‘The Weight of Gold’ Shines a Light on Mental Health

I grew up watching the Olympics, especially the Winter Olympics for figure skating. I watched Sasha Cohen fall twice in her long program and fight back to win the silver medal. To me, these skaters were my heroes. I never thought about the cost of reaching that level.

It wasn’t until I read an op-ed in The New York Times about Gracie Gold’s eating disorder that it all became real to me. You hear things, sure, but more in Russia or other parts. You never imagine these things happen here. Netflix’s documentary, Athlete A, exposed not just the sexual abuse the young gymnasts were put through, but the emotional abuse too.

HBO’s The Weight of Gold comes at a time when a lot of people are struggling with mental health because of the pandemic and a time when there is still a stigma around admitting you need help. More and more celebrities are coming forward with the issues they are dealing with. Camila Cabello has talked about her anxiety, as well as Selena Gomez. Camila Medes from Riverdale has spoken about her eating disorder. Taylor Swift has briefly discussed her eating disorder as well.

Society puts a lot of pressure on celebrities to be perfect, but we also put that pressure on everyone. Athletes have even more pressure put on them, and we may have assumed the most significant part of it was them inflicting that pressure on themselves, but The Weight of Gold shows it’s more than that.

It shows a culture where athletes that are struggling and are unable to reach out for help, and even when they do, the Olympic Federation is unable to offer them anything.

The Olympians featured in the film discussed the depression that comes after the Olympics, whether you win or lose. They worked their entire life for that moment, and now what do they do?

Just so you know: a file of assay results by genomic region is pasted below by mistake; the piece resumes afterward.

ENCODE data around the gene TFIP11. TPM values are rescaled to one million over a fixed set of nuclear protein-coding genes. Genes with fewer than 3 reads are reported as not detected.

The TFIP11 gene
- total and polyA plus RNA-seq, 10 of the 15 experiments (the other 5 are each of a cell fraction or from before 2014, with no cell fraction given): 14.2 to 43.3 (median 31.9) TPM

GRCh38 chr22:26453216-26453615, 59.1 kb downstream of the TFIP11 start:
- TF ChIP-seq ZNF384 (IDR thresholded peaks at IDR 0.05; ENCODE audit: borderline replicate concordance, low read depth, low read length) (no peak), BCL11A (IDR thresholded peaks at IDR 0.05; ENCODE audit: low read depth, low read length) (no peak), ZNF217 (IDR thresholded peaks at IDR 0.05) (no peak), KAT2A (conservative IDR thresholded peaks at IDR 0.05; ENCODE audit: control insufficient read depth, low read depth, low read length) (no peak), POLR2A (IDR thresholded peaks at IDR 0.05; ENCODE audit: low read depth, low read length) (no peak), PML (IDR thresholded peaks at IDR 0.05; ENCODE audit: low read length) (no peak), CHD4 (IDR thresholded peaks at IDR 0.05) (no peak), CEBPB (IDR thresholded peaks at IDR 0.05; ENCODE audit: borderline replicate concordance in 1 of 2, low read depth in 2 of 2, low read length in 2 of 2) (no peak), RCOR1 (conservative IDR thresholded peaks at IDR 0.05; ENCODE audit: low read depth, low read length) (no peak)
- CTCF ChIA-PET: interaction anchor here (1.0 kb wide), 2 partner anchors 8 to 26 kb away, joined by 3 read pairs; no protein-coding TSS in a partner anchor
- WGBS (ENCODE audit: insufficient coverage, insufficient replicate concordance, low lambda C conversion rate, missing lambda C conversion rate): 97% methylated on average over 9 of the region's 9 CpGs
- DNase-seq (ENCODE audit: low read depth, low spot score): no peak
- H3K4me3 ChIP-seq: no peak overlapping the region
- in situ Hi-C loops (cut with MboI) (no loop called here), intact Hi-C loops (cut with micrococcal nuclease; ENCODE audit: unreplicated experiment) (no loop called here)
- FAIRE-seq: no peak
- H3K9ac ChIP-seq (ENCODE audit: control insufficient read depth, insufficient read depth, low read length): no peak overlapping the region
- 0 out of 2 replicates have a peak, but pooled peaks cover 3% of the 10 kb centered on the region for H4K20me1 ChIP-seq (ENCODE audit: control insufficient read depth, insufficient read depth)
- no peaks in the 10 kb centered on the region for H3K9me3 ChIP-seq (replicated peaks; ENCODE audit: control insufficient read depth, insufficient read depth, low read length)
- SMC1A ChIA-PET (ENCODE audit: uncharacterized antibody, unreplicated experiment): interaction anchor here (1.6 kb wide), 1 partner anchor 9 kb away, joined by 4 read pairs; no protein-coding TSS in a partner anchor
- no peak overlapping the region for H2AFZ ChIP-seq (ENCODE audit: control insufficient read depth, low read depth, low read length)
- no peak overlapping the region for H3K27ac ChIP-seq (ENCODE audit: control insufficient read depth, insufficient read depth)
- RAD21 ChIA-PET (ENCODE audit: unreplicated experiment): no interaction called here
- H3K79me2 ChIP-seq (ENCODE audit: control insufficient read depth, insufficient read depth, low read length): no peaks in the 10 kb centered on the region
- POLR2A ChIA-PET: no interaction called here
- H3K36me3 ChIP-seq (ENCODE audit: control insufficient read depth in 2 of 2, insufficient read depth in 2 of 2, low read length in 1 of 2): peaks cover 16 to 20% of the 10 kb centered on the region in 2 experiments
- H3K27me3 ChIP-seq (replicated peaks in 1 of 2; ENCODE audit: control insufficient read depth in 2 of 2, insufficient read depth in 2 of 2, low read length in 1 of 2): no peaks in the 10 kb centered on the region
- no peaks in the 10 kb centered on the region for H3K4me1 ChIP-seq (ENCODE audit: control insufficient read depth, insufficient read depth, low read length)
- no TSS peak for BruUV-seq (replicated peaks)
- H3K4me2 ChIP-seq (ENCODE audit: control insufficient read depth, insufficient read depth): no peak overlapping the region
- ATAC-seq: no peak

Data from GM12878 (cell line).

While I have never been to the Olympics, I understand that low feeling after that incredible thing just happened. My first time as press at New York Comic Con, I felt that low afterward. One day I was interviewing the cast of Pretty Little Liars, the next I was back at my crappy retail job as I was trying to find a job that was related to my degrees.

That feeling of depression is real, and it’s not easy to shake until you figure out your next move.

I’ve always assumed that Olympians had it great. They achieved their dreams! What could be better than that? But what do they do from there? How do they make a living from there? As Sasha says in the film, they have a small window to capitalize on their success with sponsorships.

Apolo Ohno points out that not all Olympians get sponsorships. The number of gold medals you win accounts for the number of deals, it’s harder when you win silver, and if you win bronze, you wouldn’t be able to get anything.

And Michel Phelps says there is no assistance in helping them transition after they retire, either. It’s all about building them up for glory and then they leave them to figure out where they go next.

It makes moves like what Roger Federer did with signing a ten year deal with Uniqlo in 2018 even more critical. I knew when he signed that deal that he was setting himself up for retirement. There was no way he was going to play ten more years, but this secures him and his family’s future.

He’s also partnered with Swiss shoe brand On. Not only does he have a stake in the company, but he’s also designed a walking sneaker for them.

But not everyone has the same name recognition as Roger does to make these deals and worrying about how you will support yourself can take a toll.

The documentary goes even more in-depth with the depression these athletes face and shows so many of them have had suicidal thoughts. The film discusses five athletes from different sports that have committed suicide.

I broke down crying twice, and the second time I didn’t stop.

I appreciated that the documentary looks at Olympians who have won medals and those who have failed in capturing their dreams. It shows that it’s not isolated to one or the other.

The athletes are pleading with the Olympic Federation to help them with mental health issues. They are also telling everyone, it’s okay not to be okay, which is an important message right now during our global crisis.

While an hour-long documentary was probably not the way to go for this subject matter, they packed a lot into that one hour.

It’s an essential film for people to watch and discuss. The Weight of Gold is now available on the HBO website and app and HBO Max.

How did the documentary leave you feeling? Tweet me @MandyTTCarr or comment below.

If you or someone you know is having suicidal thoughts, please call the National Suicide Prevention Lifeline at 1-800-273-TALK (8255) or the Suicide Crisis Line at 1-800-784-2433.

Mandy Carr

Editor and Founder, Primetime Addiction

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